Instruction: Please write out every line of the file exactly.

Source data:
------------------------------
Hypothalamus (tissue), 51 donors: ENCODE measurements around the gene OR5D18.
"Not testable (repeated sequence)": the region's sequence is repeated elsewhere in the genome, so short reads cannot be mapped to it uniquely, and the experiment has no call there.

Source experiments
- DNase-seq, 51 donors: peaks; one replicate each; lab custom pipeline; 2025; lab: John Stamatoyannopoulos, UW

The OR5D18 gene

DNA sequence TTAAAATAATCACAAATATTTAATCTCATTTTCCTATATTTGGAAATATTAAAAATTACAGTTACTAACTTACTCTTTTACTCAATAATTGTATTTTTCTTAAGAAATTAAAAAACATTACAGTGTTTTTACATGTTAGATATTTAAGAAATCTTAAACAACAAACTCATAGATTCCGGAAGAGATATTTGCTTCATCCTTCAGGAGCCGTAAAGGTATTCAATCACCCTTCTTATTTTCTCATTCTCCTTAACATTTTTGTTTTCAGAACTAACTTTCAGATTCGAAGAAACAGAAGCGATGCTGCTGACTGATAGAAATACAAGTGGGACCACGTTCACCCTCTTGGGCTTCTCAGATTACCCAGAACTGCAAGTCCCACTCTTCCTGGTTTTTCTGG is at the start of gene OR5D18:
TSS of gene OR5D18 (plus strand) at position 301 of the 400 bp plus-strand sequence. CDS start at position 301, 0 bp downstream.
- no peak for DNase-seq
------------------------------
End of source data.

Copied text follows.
Hypothalamus (tissue), 51 donors: ENCODE measurements around the gene OR5D18.
"Not testable (repeated sequence)": the region's sequence is repeated elsewhere in the genome, so short reads cannot be mapped to it uniquely, and the experiment has no call there.

Source experiments
- DNase-seq, 51 donors: peaks; one replicate each; lab custom pipeline; 2025; lab: John Stamatoyannopoulos, UW

The OR5D18 gene

DNA sequence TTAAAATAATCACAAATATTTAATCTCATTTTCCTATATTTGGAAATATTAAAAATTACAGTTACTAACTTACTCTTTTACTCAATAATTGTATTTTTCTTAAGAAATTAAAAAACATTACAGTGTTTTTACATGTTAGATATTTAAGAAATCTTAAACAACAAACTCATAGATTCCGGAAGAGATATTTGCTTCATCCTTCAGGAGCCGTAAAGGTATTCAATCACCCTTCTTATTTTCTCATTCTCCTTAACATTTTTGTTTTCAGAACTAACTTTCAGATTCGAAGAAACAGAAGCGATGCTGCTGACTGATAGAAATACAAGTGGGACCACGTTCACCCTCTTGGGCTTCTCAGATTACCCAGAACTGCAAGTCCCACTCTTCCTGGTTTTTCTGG is at the start of gene OR5D18:
TSS of gene OR5D18 (plus strand) at position 301 of the 400 bp plus-strand sequence. CDS start at position 301, 0 bp downstream.
- no peak for DNase-seq